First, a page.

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Since Ukraine was the center of heavy industry in the USSR in the 1930s it produced much of the armaments before the German invasion. One surprise Hitler's army encountered was the T-34 tank which was designed and built in Ukraine in the Kharkiv Tractor Factory. The German general von Runstedt called the T-34 the "best tank in the world" and von Kleist said it was the "finest in the world." The first Ukrainian T-34 tank, no. 1, was tested by successfully driving it 1,000 miles from Kharkiv, Ukraine, to Moscow, Russia and back. The T-34 medium tank was superior to the German Panzer tanks because it had a more powerful cannon, a higher top speed (32 MPH to 25 for the Panzers), the armour was so superior that German shells bounced off it, superior welded construction invented by Academician Paton, and it had a wider track so it did not get bogged down in mud like the German Panzer. The Germans decided that the Ukrainian T-34 tank was so superior to the Panzer that they would have copied it but "Unfortunately for Germany this was not possible. German engineering technology was not up to it, many of the special alloys used in its construction were not available," states Andrew Kershaw in Weapons & War Machines (New York 1976) p. 192. (Incidentally, in 1995 the Ukrainian T-84 Tank being built in Kharkiv is again considered the best in the world.)
"The best tank in the world" T-34 was designed and built in Ukraine
Professor Y.O. Paton (1870-1953), a Vice President of the Ukrainian Academy of Sciences, holds a model of the Ukrainian T-34 Tank, partly based on his work.
About 4.5 million Ukrainians served in the Soviet army (2.5 million were decorated which might mean 2 million perished) and another 1.3 million in militia and partisan units against Germany in World War II. Hundreds of thousands served in the guerilla armies fighting both totalitarian powers, Nazi Germany and Red Soviet Russia. At least 350 Ukrainian generals and marshals served in the Soviet Army and were responsible for many of the victories at Stalingrad and Leningrad, for example. Even Berlin apparently was captured largely by Ukrainian troops and many of the 102,000 killed were Ukrainians who died there and are buried in the Berlin cemetery. Stalin even finally used Ukrainian national patriotism in the war by instituting the Order of Bohdan Khmelnytsky medal for the four Ukrainian Front Armies in 1943.
Some of the most prominent marshals --- the majority of marshals of the USSR were said to be Ukrainians --- and generals were Ukrainians and many were born in Ukraine. These included Marshal Simon Timoshenko, Marshal Rodion Malinovsky, Marshal Ivan Konev, Marshal Yakiv Fedorenko, Marshal Kiril Maoskalenko, Marshal Serhiy Rudenko, General Andrey Grechko, Marshal Peter Koshoviy, Marshal Petro Leliushenko, Marshal Kliment Voroshilov, Marshal Andrey Yeremenko, General Yakiv Cherevichenko, General Fyodor Kostenko, Col. General Micahael Kirponos, Col. General Andrey Kravchenko, Admiral Mykola Basisty, General Iosif Apanesenko, and Marshal Alexander Vasilevsky.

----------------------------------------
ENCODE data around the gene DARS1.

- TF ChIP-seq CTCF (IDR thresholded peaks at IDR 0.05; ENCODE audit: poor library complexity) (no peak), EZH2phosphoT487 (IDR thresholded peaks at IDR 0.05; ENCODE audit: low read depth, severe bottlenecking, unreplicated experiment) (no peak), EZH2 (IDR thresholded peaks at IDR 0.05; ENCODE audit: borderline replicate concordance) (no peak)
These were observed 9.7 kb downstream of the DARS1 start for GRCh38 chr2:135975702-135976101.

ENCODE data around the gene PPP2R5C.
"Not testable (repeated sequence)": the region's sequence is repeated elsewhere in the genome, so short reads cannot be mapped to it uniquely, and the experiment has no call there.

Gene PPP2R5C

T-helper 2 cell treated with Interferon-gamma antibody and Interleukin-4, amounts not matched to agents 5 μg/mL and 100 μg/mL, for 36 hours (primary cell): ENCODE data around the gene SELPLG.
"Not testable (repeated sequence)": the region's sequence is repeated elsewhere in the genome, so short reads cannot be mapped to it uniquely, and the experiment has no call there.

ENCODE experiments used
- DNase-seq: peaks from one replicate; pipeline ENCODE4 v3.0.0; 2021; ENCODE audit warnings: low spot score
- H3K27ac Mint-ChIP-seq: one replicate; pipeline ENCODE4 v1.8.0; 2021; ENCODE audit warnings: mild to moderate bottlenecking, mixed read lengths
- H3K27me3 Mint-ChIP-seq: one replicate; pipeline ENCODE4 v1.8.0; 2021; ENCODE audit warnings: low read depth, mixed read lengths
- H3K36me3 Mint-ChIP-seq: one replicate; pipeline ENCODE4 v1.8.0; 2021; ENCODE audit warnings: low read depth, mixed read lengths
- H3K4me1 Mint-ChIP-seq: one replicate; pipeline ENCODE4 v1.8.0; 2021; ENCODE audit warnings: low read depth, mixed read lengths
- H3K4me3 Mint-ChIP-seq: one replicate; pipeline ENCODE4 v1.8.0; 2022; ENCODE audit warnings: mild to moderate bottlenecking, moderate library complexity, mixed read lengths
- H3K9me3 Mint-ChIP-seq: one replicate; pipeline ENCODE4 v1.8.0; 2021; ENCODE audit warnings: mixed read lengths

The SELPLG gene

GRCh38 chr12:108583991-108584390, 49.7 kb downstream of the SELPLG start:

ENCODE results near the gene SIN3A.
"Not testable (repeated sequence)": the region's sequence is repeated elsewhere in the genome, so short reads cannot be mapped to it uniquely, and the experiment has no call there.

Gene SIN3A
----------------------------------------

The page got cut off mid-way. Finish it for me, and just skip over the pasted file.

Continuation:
Even the greatest hero of World War II, the brilliant Marshal Georgi Zhukov who signed the German surrender, was apparently of Ukrainian origin. He received the major credit for the Battle of the Dnieper and the capture of Berlin (which the Ukrainian Front Army of Ivan Konev almost captured before him).
Although born in Kaluga, Zhukov's original family name was Zhuk and his Ukrainian family was from Birky village in Poltava region of Ukraine according to the information of Zhukov's relative Varvara Hryshko (Molod' Ukrainy 14.X.1994, p. 2). When he was on the verge of taking Berlin Zhukov promised Nikita Khrushchev, who was then Head of the Communist Party of Ukraine, that when he captured Adolf Hitler he would first ship him in a cage to Kiev so that Ukraine could see him before Moscow. However, Hitler's suicide left only the Fuehrer's charred remains to be found by the Soviet Army. The search party, which found Hitler's remains in Berlin, was led by a Ukrainian, Lt. General Ivan Klimenko.
The Ukrainian experience in World War II is especially tragic because, unlike the "Russian glory" and the Jewish Holocaust, it is virtually an unknown page of history. There is no English language history on World War II in Ukraine that fully captures the pain, the terror, the horror and the human story of the suffering of the Ukrainian nation.
What priceless cultural treasures of architecture of Ukraine, world art and literature, were destroyed and looted in the War. Ukraine lost about 10,000,000 people, one out of four of its sons and daughters, in the War. We can only wonder what beauty, genius, and talent was lost to the world as a result of the Nazi German and Soviet annihilation of the Ukrainian people in 1939-1945.
Copyright © 1995 Andrew Gregorovich
Forum: A Ukrainian Review
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Copyright © 1995 Andrew GregorovichReprinted from FORUM Ukrainian Review No. 92, Spring 1995
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